A Yale-led study has discovered a new way to potentially treat aortic aneurysms (AA), a condition where the aorta ruptures, in individuals with Marfan Syndrome (MFS). Recently a study by Martin Schwartz, PhD, Robert W. Berliner Professor of Medicine, and professor of biomedical engineering and of cell biology, published in the journal Arteriosclerosis, Thrombosis and Vascular Biology, suggests that fibronectin amplifies inflammatory responses through its main receptor, integrin α5β1 in MFS.
MFS is a genetic disorder which affects the development of stable connective tissue, including the aorta. MFS is caused by mutations in the FBN1 gene that encode fibrillin-1. This leads to the destabilization of elastic fibers and accumulation of fibronectin (FN) in the extracellular matrix, which can contribute to the development of aortic aneurysms.
First authors Minghao Chen, PhD, and Cristina Cavinato, PhD, demonstrate that the increase in FN, resulting from fibrillin insufficiency, affects smooth muscle cells (SMCs). This occurs by decreasing contractile gene expression and activating inflammatory pathways (via integrin α5-NF-kB signaling), both of which contribute to aneurysm development. The authors used integrin α2 chimeric mice, crossed with Fbn1mgR/mgR (mgR: animal model of Marfan syndrome), to investigate the molecular mechanisms by which FN affects SMCs. They found that the mutation in integrin α5/2 greatly prolonged the survival of Marfan mice and improved the integrity of elastic fibers, mechanical properties, SMC density, and SMC contractile gene expression. The study highlights the NF-kB pathway as a critical regulator of the SMC phenotypic switching in the presence of FN. These findings suggest a potential therapeutic strategy for the treatment of MFS by targeting the adverse signaling pathways involving FN-integrin α5.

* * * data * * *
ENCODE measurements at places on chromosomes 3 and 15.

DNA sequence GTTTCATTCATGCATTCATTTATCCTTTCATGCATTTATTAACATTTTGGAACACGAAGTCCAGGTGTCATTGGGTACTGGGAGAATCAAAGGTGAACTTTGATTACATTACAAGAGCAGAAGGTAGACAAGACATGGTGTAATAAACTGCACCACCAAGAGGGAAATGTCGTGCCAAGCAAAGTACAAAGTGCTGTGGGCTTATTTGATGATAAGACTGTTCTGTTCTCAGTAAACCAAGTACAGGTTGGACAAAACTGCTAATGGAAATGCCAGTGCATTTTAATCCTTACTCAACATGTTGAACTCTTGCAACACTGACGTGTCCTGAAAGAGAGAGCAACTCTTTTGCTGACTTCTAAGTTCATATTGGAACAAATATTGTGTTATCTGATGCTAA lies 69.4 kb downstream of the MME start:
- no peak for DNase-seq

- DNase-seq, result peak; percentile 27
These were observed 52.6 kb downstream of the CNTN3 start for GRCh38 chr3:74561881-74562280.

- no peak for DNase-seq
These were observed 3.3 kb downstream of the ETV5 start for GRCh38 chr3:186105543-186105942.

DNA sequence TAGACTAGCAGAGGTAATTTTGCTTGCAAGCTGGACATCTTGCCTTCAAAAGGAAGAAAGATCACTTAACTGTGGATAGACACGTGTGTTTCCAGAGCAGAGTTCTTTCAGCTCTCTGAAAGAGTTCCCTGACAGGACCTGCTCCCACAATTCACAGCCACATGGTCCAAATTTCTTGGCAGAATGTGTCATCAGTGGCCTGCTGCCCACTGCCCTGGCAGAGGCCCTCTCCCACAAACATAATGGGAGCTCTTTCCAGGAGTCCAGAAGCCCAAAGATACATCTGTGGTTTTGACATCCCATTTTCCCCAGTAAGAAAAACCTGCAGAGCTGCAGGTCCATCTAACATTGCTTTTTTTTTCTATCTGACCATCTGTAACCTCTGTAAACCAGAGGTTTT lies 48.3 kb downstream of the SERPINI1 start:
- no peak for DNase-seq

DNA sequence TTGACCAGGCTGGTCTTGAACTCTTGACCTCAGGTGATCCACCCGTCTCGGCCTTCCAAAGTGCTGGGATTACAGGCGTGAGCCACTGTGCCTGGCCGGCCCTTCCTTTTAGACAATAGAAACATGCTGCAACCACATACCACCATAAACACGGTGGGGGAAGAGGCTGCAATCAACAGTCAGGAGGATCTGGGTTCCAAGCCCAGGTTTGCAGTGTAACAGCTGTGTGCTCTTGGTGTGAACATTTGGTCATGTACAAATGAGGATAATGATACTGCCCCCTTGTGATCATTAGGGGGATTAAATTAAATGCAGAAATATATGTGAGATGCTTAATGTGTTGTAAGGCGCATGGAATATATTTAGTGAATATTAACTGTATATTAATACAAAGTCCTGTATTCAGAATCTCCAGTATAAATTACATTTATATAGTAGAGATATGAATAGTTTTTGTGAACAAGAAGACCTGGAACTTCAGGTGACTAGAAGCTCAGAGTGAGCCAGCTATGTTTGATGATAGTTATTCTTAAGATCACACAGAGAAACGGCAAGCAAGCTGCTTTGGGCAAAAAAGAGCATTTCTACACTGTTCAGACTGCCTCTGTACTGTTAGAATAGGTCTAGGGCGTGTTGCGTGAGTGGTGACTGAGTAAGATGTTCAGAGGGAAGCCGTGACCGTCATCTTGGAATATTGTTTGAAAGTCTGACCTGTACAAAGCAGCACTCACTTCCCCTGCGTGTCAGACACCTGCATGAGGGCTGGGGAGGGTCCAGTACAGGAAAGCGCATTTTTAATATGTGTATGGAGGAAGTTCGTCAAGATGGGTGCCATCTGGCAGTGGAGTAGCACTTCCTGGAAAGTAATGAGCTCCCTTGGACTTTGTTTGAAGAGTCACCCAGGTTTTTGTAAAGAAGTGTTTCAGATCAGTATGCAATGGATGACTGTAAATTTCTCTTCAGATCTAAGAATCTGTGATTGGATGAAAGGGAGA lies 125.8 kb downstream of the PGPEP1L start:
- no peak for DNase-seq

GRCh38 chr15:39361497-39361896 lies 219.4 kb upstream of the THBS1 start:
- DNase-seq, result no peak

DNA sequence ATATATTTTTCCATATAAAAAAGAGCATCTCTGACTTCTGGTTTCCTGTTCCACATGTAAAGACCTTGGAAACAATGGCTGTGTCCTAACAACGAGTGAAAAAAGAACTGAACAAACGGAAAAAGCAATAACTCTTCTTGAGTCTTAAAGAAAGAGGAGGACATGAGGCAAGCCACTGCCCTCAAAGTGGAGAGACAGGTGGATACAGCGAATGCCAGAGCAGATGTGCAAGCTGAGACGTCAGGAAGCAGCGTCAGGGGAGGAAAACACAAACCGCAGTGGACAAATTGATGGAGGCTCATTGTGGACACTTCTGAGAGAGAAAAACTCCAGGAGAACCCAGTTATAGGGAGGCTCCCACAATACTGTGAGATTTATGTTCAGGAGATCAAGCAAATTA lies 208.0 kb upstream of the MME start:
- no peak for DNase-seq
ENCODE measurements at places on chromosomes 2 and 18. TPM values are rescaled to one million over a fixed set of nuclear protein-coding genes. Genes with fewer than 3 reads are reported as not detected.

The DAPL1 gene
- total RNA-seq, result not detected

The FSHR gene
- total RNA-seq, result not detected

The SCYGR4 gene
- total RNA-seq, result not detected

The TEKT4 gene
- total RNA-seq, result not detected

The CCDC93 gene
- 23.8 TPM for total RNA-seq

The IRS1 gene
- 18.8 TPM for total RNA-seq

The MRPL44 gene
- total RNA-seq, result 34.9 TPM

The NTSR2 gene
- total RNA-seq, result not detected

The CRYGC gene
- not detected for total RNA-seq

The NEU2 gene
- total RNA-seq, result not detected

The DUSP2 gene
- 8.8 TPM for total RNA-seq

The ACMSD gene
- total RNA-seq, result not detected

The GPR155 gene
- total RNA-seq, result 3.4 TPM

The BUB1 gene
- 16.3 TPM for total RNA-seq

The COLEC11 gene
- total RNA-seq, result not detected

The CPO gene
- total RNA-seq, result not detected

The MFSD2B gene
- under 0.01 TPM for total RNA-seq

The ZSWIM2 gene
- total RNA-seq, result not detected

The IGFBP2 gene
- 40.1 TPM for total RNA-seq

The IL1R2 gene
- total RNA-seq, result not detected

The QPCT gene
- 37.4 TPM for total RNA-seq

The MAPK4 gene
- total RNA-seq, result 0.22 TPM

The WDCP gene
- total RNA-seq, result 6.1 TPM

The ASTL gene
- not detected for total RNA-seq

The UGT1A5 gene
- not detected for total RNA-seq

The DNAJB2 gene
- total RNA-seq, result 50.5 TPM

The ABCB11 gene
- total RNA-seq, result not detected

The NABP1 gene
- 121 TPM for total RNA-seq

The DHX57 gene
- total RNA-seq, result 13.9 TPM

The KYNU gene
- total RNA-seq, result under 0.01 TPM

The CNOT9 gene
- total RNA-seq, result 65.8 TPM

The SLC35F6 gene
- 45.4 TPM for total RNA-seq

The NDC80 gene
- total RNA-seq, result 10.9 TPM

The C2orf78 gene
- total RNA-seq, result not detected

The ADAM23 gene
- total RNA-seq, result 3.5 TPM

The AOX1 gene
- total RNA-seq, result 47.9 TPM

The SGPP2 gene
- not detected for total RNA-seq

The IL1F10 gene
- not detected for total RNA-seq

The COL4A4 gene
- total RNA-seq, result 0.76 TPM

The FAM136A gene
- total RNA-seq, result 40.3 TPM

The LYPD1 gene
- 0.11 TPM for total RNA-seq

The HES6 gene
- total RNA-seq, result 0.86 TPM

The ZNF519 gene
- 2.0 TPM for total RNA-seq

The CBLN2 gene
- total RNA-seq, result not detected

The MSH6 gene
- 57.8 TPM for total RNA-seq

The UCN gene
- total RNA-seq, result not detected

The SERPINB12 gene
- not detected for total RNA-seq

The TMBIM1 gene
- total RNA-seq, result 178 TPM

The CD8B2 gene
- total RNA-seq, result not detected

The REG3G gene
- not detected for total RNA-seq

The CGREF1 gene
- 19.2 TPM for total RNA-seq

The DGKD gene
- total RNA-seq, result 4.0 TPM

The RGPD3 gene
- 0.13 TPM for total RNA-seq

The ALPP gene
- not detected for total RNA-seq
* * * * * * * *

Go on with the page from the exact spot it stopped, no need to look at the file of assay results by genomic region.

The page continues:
Other authors of this study are Jens Hansen, Ravi Iyengar, Keiichiro Tanaka, Pengwei Ren, Abdulrahman Hassab, David S. Li, Eric Youshao, George Tellides, and Jay D. Humphrey.